Writing from the Heart: COVID lessons

Reactions to the pandemic vary, depending on where you are in life.


I just got my copy of “The Covid Monologues,” a local anthology edited by Jennifer Knight and Moira Silva. The stories are a powerful glimpse into an era we all lived, and are living through still. They are poignant and beautifully written, and like life, have so many different dimensions and perspectives.

I started thinking about what I would have written … if I had written one. And the more I thought about it, the more I understood why I hadn’t submitted anything in the first place.

When people were dying in the thousands, when kids were being homeschooled by harried parents, trying to teach, cook, work from home, when people were terrified of going to the grocery store, when folks couldn’t visit their loved ones in nursing homes and were suddenly isolated, coupled with unprecedented levels of anxiety, how could I say I had just found the most stunning Sheriff’s Meadow walk on the Vineyard? That each day my husband, who normally commutes, and I only get him long weekends, was now here full-time, and that we had slipped into the most satisfying simple contentment we had ever known. That we started baking the best almond biscotti and pizza with our own homemade crust and our favorite Indian dish, mattar paneer. That we watched all those television series like “The Queen’s Gambit” that everyone else was watching, and sat by a cozy fire reading silently for hours, knowing no one was going to show up, no one was going to call, and no one was going to need anything from us. The freedom was intoxicating.

And that got me thinking how many different pieces I would have written if the virus had come at different points in my life. 

Like 1975. I’m 34. I have a 5-year-old and a 3-year-old. I am home all the time. I had no outdoor life walking, running, wandering among the trees. I hadn’t touched a paintbrush or a piano key. I didn’t knit, I didn’t crochet. And even though I did write the occasional rant, calling it bad poetry, I didn’t honor it or respect it or myself enough to actually do it. So being home with babies 24/7 felt like a prison of sorts.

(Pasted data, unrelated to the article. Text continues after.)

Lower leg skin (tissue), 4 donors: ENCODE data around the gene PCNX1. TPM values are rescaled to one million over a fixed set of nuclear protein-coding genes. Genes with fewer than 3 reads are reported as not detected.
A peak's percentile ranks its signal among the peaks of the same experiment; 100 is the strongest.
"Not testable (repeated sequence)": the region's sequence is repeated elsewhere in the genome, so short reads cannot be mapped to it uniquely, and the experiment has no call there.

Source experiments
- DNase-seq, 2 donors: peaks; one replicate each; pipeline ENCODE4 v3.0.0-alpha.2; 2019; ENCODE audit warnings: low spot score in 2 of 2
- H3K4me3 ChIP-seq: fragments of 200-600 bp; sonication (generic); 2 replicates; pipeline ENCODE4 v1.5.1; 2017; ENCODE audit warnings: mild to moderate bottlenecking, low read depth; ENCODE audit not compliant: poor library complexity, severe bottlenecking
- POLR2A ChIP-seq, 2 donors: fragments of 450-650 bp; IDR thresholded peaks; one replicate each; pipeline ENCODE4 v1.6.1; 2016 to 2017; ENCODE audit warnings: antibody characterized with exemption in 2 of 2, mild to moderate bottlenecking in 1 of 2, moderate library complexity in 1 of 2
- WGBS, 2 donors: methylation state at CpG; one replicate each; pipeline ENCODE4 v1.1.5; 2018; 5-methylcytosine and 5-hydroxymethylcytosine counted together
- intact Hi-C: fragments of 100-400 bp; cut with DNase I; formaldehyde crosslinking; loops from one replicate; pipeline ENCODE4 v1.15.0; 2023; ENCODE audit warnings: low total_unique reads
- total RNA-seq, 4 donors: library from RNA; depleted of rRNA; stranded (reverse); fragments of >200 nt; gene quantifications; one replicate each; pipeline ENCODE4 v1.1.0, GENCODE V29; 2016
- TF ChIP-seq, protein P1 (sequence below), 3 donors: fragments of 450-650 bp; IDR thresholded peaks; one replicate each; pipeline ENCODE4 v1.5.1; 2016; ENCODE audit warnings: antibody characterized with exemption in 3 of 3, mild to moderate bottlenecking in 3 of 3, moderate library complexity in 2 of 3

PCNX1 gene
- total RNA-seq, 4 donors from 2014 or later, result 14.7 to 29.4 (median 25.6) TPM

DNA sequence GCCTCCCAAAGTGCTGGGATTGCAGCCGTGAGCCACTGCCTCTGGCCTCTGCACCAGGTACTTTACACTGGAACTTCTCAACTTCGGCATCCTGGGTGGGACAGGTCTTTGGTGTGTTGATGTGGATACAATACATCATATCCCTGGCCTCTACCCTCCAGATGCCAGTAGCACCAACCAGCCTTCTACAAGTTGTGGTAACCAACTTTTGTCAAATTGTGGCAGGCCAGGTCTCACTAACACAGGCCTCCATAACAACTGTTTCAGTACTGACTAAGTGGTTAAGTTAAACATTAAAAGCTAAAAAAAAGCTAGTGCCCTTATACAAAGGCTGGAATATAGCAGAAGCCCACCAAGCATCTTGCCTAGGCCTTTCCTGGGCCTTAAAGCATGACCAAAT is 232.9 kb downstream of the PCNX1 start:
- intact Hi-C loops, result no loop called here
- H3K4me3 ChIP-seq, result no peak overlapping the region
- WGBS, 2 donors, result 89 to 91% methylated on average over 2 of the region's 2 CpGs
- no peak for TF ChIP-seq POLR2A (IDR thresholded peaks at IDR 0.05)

I had pushed my husband into business. It had become successful. We went to England on theater tours, we took the kids and my mom to Bermuda and rode mopeds to the beach. We went to Italy and Greece, and there were many days I’d grab my man from work and we’d take off for some cute little town with little shops that sold Dansk dishes and teak breadboards, and we’d call the babysitter and ask if we could come home later than we had promised because we found this charming health food bistro that served tofu burgers on whole wheat buns, and we simply had to stay. 

The oil crisis hit at the same time crack cocaine came into the neighborhood. And we started losing a lot of our best guys, workers who were family men. To death. At the same time, about 10 competitors cropped up, and started manufacturing in China. As we were paying $11.50 an hour, they were paying 30 cents an hour, and copying our designs. We started to lose customers; first Bloomingdale’s cut its orders in half, then we lost all the Lord & Taylors, I. Magnins, and Bendels. So now let’s pretend that’s when COVID hits.

We have no jobs, kids to feed, and mounting debt.

Fast-forward to 1986. We are at the bank mortgaging our house trying to pay down our creditors, and closing our 20-year-old business. The kids need money for college. Dan is going to Bard, the most expensive school in the country, and Josh has a lacrosse scholarship to a small school in Wisconsin. And COVID hits. Schools close and they don’t leave home. And we are totally broke.

Crawl forward to 1992. My son Dan, who was diagnosed with diabetes at 9 months old, is diagnosed with MS. His journey involves hospitals and doctors and operations and rehabs. If this were COVID time, those emergencies wouldn’t have been considered emergencies. There wouldn’t have been a bed, an available nurse, or an ambulance. 

So I can’t call the timing of COVID lucky for us exactly, but I also couldn’t have written about what an exquisite experience being in lockdown was for me without feeling guilty and thoughtless. My heart hurt for everyone who was suffering.

Let’s just say, Maybe I didn’t have a typical response to the pandemic, the way so many people experienced it. But I am the beneficiary of some of the lessons it is teaching. And that is to remember to have gratitude when things are easy, really remember, not fake remember, and to have sorrow, to feel deeply, to feel broken heart sorrow when things are tough. 

And maybe the biggest one is to remember: Nothing is permanent.


  1. As usual, I am in awe of your ability to be full truthful with such eloquence. Your piece is an important reminder that we have to recognize our good moments when they arrive and that they may arrive when we least expect them.

    When I had good days during spring of 2020, I would think of the Thich Nhat Hanh line, “When the crowded Vietnamese refugee boats met with storms or pirates, if everyone panicked all would be lost. But if even one person on the boat remained calm and centered, it was enough. It showed the way for everyone to survive.” I hoped on my good days, I gave a warmth or steadiness to those I encountered at the grocery, in Zoom classes or within my home.

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